[First line medications used in the therapy of tuberculosis in the US include ethambutol, isoniazid, pyrazinamide, rifabutin, rifampin, and rifapentine. Second line medications include streptomycin, capreomycin, cycloserine, ethionamide, fluoroquinolones such as levofloxacin and moxifloxacin, aminoglycosides such as amikacin, and para-aminosalicylic acid (PAS).]

Drug Class: Antituberculosis Agents

Other Drugs in the Class: Bedaquiline, Capreomycin, Cycloserine, Ethambutol, Ethionamide, Isoniazid, Pyrazinamide, Rifabutin, Rifampin, Streptomycin



Rifapentine – Priftin®


Antituberculosis Agents


Product labeling at DailyMed, National Library of Medicine, NIH



References updated: 14 June 2018

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    (Among 531 adults with active tuberculosis treated with isoniazid, pyrazinamide, ethambutol and either rifampin or rifapentine [5 days/week] for the first 8 weeks of intensive therapy, hepatitis was reported in 2.8% of rifampin and 4% of rifapentine treated subjects, the later group including 3 serious adverse events due to hepatitis).
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    (In a population based study of drug induced liver injury from Iceland, 96 cases were identified over a 2 year period, including 1 attributed to isoniazid but none to rifampin or other rifamycins).
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    (Metaanalysis of 53 controlled trials of different regimens for latent tuberculosis concluded that rifamycin-only or isoniazid-rifamycin regimens had lower rates of hepatotoxicity than isoniazid-only regimens of 6, 9, or 12-72 months).
  • de Castilla DL, Rakita RM, Spitters CE, Narita M, Jain R, Limaye AP. Short-course isoniazid plus rifapentine directly observed therapy for latent tuberculosis in solid-organ transplant candidates. Transplantation 2014; 97: 206-11. [PubMed: 24142036]
    (Among 17 solid organ transplant candidates with latent tuberculosis who were treated with a 12 week course of weekly isoniazid and rifapentine, none developed ALT or AST elevations more than twice baseline or clinical hepatotoxicity during treatment and none developed active tuberculosis during follow up).
  • Bliven-Sizemore EE, Sterling TR, Shang N, Benator D, Schwartzman K, Reves R, Drobeniuc J, Bock N, Villarino ME; TB Trials Consortium. Three months of weekly rifapentine plus isoniazid is less hepatotoxic than nine months of daily isoniazid for LTBI. Int J Tuberc Lung Dis 2015; 19: 1039-44, i-v. [PMC free article: PMC5080618] [PubMed: 26260821]
    (Among 6862 patients with latent tuberculosis treated with either 9 months of daily oral isoniazid or 3 months of once weekly rifapentine and isoniazid, liver injury requiring discontinuation was more frequent with the 9 month regimen 1.9% vs 0.4%, as was symptomatic hepatotoxicity [1.3% vs 0.3%], but there were no hospitalizations or deaths from liver injury).
  • Chalasani N, Bonkovsky HL, Fontana R, Lee W, Stolz A, Talwalkar J, Reddy KR, et al.; United States Drug Induced Liver Injury Network. Features and outcomes of 899 patients with drug-induced liver injury: the DILIN prospective study. Gastroenterology 2015; 148: 1340-52.e7. [PMC free article: PMC4446235] [PubMed: 25754159]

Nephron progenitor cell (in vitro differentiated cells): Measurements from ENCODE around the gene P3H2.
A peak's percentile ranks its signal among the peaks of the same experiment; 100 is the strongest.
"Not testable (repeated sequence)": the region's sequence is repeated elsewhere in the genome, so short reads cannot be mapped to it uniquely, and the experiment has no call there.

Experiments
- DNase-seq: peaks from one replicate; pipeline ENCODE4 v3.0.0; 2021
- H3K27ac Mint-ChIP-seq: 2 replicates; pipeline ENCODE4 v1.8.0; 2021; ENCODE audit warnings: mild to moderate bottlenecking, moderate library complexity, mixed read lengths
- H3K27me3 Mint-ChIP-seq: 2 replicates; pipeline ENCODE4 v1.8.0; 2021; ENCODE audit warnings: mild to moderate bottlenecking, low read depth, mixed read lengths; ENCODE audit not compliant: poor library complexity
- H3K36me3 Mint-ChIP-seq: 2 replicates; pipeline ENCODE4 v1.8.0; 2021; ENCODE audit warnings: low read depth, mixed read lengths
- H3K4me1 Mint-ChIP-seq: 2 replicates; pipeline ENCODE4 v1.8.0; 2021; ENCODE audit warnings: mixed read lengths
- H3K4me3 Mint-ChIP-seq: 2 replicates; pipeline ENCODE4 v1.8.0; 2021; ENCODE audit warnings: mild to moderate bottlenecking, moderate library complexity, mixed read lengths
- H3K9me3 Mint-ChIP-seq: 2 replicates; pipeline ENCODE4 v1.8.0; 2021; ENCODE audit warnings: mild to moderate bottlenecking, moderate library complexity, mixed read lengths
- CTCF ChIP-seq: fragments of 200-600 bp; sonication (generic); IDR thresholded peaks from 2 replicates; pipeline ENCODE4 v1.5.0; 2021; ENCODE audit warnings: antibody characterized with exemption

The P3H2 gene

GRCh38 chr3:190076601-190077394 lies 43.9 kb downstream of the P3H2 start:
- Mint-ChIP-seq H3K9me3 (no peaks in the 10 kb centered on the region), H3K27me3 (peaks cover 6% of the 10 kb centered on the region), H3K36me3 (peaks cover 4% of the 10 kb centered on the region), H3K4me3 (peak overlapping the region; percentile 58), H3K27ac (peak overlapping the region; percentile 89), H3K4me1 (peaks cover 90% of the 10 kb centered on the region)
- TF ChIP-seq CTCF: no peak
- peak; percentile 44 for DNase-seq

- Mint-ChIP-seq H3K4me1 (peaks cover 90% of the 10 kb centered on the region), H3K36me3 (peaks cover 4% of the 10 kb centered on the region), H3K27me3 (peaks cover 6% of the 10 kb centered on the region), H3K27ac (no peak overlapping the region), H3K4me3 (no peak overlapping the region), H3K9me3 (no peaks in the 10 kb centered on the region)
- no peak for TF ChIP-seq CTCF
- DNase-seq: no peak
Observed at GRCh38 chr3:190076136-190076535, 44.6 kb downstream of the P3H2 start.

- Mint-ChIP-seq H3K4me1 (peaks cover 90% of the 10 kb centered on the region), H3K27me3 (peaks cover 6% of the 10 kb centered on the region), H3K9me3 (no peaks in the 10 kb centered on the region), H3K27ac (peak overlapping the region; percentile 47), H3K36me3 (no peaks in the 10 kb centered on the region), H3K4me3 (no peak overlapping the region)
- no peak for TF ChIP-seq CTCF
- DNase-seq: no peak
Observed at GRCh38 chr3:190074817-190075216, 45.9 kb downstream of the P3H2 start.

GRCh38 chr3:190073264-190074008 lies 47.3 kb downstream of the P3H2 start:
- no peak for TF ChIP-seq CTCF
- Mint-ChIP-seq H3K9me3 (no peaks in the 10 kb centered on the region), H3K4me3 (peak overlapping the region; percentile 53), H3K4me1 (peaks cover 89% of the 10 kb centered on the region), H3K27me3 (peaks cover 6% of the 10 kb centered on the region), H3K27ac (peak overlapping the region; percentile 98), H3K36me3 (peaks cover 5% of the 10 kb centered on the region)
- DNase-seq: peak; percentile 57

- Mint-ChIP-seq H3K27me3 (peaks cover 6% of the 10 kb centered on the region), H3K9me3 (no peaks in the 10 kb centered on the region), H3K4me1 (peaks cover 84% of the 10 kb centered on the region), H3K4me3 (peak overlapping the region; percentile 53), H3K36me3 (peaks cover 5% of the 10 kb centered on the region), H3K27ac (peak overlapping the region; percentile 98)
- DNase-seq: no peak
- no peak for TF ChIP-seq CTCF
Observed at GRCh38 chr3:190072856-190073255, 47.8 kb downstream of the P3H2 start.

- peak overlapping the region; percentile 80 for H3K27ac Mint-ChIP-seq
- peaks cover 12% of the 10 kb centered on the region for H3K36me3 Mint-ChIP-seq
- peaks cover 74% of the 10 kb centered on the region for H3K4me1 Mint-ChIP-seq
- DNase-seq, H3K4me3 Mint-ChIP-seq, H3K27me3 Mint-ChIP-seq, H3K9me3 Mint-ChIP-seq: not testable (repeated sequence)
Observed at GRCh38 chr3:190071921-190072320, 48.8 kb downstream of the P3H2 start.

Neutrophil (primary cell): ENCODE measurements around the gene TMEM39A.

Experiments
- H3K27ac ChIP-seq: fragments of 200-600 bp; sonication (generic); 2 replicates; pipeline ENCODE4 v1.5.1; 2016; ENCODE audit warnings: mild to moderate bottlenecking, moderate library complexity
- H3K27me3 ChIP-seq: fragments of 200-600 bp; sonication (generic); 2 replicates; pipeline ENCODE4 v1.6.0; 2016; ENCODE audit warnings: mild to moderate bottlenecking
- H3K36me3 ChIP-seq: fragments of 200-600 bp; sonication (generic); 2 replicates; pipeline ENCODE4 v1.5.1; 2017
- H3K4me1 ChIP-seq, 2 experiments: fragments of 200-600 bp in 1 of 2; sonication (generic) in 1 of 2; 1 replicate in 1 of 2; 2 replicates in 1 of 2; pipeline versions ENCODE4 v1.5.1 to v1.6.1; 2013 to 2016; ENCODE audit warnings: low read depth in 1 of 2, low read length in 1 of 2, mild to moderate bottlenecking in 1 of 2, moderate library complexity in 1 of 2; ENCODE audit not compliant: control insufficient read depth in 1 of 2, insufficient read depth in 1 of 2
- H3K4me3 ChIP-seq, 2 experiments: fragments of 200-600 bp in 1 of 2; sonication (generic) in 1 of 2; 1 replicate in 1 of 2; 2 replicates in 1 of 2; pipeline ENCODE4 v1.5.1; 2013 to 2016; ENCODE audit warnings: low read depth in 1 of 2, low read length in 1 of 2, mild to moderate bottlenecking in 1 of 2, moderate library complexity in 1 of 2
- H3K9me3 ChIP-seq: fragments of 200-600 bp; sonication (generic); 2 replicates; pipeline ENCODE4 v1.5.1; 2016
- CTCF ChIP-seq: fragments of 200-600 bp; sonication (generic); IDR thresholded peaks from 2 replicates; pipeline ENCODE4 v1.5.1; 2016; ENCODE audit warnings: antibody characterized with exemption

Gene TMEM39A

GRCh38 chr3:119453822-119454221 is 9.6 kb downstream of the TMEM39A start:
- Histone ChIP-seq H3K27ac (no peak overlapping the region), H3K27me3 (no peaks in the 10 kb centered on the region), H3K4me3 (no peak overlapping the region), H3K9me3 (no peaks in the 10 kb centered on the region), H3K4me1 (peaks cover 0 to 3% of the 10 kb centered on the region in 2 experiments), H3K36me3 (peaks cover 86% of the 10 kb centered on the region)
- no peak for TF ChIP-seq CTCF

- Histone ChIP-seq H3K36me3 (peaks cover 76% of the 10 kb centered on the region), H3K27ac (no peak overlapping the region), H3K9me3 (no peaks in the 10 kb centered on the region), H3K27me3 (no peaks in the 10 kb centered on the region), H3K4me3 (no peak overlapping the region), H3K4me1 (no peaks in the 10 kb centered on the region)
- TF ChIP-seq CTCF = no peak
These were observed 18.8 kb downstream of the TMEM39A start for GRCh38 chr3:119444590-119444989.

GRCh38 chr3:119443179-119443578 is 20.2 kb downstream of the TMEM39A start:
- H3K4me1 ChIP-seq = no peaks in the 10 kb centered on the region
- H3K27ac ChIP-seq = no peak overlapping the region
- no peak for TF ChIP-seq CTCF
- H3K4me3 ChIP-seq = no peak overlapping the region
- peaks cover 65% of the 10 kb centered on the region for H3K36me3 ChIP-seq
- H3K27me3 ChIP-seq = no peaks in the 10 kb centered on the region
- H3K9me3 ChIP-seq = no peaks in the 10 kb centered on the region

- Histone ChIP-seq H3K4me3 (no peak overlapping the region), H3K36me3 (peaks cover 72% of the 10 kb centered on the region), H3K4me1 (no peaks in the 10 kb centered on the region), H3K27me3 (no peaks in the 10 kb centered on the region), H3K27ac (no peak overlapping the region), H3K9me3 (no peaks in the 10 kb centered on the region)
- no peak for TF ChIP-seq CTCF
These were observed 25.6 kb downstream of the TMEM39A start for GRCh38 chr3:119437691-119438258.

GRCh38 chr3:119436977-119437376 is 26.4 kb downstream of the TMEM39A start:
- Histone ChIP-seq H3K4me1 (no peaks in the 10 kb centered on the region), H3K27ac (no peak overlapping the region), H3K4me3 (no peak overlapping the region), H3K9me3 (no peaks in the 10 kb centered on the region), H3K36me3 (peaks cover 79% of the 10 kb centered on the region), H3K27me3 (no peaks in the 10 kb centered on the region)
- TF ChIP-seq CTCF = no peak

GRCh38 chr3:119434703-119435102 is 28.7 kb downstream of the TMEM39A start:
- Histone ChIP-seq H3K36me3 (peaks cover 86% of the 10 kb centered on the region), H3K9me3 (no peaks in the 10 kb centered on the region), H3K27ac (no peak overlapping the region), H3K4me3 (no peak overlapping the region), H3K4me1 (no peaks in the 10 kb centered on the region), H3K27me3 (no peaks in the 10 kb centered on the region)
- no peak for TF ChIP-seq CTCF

(Among 899 cases of drug induced liver injury enrolled in a US prospective study between 2004 and 2013, 408 were attributed to antimicrobial agents including 54 [6%] to antituberculosis agents, mostly due to isoniazid [n=48], occasionally pyrazinamide [n=2], rifampin [n=2] or ethambutol [n=1], but none to rifapentine).
  • Knoll BM, Nog R, Wu Y, Dhand A. Three months of weekly rifapentine plus isoniazid for latent tuberculosis treatment in solid organ transplant candidates. Infection 2017; 45: 335-9. [PubMed: 28276008]
    (Among 12 solid organ transplant candidates found to have latent tuberculosis infection who received 12 weeks of direclty observed therapy with weekly isoniazid and rifapentine, none developed de novo elevations of serum ALT more than twice baseline or had to discontinue therapy early because of adverse events, and none subsequently developed active tuberculosis).
  • Simkins J, Abbo LM, Camargo JF, Rosa R, Morris MI. Twelve-week rifapentine plus isoniazid versus 9-month isoniazid for the treatment of latent tuberculosis in renal transplant candidates. Transplantation 2017; 101: 1468-72. [PubMed: 27548035]
    (Among 153 renal transplant candidates with latent tuberculosis treated with 9 months of isoniazid daily or 12 weeks of weekly rifapentine and isoniazid, the 12 week regimen had a higher rate of compliance and lower rate of ALT and AST elevations [0% vs 5%]; subsequent activation of tuberculosis did not occur with either regimen).
  • Chalasani N, Reddy KRK, Fontana RJ, Barnhart H, Gu J, Hayashi PH, Ahmad J, et al. Idiosyncratic drug induced liver injury in African-Americans is associated with greater morbidity and mortality compared to caucasians. Am J Gastroenterol 2017; 112: 1382-8. [PMC free article: PMC5667647] [PubMed: 28762375]
    (Among 841 Caucasians and 144 African Americans with drug induced liver injury enrolled in a prospective US registry, the most frequent cause in whites was amoxicillin/clavulanate [13.4% vs 4.1%] and in blacks was trimethoprim-sulfamethoxazole [7.6% vs 3.6%], whereas isoniazid represented 4% of cases in both racial groups).